The proprietary explosion vents comprise a metal ring fastened directly to the dome with pressure-release screws; these screws are engineered to remain secure through dead, live and wind loads but will release if the interior pressure reaches critical levels. On the metal ring, another ring is fastened; this one is attached to a geodesic steel lattice covered with fabric. The lattice helps the fabric hold its shape and the fabric acts as a waterproofing shield protecting product and helping maintain the dome’s interior climate.
When an explosion occurs, the fabric accepts the load and transfers it uniformly around the ring’s circumference. “Because it’s circular we can predict the load going to each of the fasteners really well,” said Jason South, Dome Technology Vice President of Engineering, Research and Development. “If it were rectangular, the pressure going to each fastener could be different,” and more difficult to estimate.
With a defined amount of required surface area, Dome Technology’s team sizes the explosion vents and places them in locations where they’ll vent adequately and function structurally.
As another means of controlling interior conditions, coal domes are designed with the ability to cut off air supply. Engineers help companies determine how to seal reclaim hoppers and tunnels as needed – a solution for fire prevention and environmental protection.
Even with all the available bells and whistles, throughput speed is determinable, and if a dome is engineered with multiple tunnels and systems compatible with rail, truck or ship, operations can be efficient and meet company demands.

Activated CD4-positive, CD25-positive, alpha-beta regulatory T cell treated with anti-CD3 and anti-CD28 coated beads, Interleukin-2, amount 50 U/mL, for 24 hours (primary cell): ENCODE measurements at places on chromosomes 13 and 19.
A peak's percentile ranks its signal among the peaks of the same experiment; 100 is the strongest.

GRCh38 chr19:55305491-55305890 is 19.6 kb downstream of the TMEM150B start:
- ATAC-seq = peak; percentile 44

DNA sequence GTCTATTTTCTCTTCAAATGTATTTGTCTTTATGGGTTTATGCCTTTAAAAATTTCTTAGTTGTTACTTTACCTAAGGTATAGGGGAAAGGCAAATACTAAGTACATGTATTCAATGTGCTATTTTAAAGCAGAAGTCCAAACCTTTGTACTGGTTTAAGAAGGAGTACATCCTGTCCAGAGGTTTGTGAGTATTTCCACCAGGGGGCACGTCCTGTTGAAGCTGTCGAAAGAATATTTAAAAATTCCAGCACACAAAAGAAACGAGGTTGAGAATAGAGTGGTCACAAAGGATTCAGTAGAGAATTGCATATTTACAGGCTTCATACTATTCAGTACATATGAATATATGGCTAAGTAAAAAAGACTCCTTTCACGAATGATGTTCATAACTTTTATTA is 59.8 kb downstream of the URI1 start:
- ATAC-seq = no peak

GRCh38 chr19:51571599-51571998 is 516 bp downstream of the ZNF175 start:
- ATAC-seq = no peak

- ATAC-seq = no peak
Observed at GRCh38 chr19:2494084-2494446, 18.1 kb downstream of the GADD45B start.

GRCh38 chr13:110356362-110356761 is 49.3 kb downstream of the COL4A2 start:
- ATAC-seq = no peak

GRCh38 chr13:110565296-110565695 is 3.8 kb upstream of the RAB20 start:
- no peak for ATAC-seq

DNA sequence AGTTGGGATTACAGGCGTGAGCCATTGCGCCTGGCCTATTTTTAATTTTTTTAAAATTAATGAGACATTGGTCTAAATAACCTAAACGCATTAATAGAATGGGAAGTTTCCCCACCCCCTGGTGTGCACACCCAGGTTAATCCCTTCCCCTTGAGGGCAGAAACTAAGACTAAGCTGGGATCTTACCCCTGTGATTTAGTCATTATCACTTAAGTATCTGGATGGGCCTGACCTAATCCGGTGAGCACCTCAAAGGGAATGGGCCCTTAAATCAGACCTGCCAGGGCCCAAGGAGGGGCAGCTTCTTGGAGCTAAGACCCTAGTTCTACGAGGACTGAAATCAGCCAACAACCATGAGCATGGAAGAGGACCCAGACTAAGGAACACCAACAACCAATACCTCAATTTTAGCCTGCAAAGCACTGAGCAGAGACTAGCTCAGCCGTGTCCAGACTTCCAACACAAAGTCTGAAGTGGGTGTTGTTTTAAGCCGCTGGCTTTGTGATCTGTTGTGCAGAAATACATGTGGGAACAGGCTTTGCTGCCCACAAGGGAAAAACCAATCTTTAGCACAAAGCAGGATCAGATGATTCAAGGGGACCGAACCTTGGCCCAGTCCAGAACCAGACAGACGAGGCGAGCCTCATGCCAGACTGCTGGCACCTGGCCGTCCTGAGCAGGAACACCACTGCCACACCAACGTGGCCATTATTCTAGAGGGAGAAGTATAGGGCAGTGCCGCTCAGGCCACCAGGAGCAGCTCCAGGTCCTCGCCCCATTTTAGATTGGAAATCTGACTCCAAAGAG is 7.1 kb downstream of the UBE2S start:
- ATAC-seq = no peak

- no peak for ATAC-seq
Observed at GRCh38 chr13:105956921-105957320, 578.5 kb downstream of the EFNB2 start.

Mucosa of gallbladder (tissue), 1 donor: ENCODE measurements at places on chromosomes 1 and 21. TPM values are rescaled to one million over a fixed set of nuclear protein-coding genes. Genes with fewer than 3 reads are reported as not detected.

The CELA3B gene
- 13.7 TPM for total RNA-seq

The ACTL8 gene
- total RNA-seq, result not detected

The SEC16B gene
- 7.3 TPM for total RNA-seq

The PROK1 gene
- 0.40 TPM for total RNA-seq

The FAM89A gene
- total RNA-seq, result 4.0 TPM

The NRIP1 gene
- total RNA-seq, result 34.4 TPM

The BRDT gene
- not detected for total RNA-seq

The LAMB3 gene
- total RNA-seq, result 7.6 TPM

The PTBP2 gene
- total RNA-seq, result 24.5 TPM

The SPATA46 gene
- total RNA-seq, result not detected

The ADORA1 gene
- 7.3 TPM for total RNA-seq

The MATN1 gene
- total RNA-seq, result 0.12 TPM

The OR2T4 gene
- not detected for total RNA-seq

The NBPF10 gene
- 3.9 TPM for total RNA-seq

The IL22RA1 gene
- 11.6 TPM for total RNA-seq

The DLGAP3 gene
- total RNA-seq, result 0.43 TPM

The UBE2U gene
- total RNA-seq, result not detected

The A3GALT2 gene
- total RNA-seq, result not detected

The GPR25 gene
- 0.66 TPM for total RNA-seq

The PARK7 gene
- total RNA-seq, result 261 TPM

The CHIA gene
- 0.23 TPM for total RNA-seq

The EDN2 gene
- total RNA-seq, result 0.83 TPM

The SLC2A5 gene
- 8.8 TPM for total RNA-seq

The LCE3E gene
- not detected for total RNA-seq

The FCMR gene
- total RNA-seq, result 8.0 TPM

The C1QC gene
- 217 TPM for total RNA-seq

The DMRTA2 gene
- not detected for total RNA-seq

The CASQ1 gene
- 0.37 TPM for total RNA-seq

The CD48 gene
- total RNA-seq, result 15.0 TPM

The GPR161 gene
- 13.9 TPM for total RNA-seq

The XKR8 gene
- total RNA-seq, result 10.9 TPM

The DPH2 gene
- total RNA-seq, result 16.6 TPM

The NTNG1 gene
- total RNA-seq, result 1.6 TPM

“The dome’s not a limiting factor in the whole throughput process – you can fill and empty it as fast as you want with the right systems,” Aagard said.
Dome Technology’s team has pioneered a type of round explosion venting that better distributes force across the dome shell.
Coal in the future
For those such as Aagard with their finger on the pulse of the coal industry, the environmental changes are a result of politics. “The trend that I foresee is they’re trying to shut down the coal industry because there’s political money to be made in alternate fuel and power sources,” he said, noting that there’s also money to be made in coal or it would cease to be a competitive industry.
According to Roberts, coal companies that want to keep making money will have to accomplish two things: gain access at US shipping ports to export coal to countries where demand is greater and regulations are lower, and consider augmenting energy production by burning coal and another fuel, such as wood pellets, at the same site. But in the meantime, companies are securing coal within structures, such as domes, and meeting EPA regulations in the process.
This article was written by Rebecca Long Pyper, Dome Technology, USA, for the December issue of World Coal. To read this and much more, register to receive a copy here.
Read the article online at: https://www.worldcoal.com/special-reports/08122016/tightening-up-on-storage/